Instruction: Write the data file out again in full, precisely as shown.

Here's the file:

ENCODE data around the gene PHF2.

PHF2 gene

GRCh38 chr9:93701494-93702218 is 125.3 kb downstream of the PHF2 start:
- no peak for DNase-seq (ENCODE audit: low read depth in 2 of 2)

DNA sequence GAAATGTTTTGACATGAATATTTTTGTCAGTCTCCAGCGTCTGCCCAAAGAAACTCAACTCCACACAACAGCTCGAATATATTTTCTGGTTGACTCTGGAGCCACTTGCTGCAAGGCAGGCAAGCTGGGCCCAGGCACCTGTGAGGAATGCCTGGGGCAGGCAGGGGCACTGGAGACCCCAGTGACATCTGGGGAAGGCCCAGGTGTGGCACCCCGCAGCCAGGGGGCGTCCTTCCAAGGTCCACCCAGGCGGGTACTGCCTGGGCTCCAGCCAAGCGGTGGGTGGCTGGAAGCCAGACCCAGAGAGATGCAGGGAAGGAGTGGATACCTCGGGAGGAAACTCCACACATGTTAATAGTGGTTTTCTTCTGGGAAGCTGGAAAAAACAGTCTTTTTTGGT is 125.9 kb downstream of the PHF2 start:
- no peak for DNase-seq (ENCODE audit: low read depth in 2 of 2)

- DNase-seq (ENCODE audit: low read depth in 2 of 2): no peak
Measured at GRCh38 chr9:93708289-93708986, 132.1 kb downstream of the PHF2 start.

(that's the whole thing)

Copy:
ENCODE data around the gene PHF2.

PHF2 gene

GRCh38 chr9:93701494-93702218 is 125.3 kb downstream of the PHF2 start:
- no peak for DNase-seq (ENCODE audit: low read depth in 2 of 2)

DNA sequence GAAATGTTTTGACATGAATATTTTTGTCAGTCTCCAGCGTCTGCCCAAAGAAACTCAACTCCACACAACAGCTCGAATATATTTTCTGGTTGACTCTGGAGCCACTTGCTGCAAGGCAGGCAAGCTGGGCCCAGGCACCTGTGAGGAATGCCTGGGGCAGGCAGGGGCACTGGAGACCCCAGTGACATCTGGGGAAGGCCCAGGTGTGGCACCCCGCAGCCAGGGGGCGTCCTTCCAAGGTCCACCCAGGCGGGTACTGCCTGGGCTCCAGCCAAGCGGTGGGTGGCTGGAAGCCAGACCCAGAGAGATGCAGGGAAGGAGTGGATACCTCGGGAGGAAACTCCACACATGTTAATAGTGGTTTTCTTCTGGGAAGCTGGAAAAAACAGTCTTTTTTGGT is 125.9 kb downstream of the PHF2 start:
- no peak for DNase-seq (ENCODE audit: low read depth in 2 of 2)

- DNase-seq (ENCODE audit: low read depth in 2 of 2): no peak
Measured at GRCh38 chr9:93708289-93708986, 132.1 kb downstream of the PHF2 start.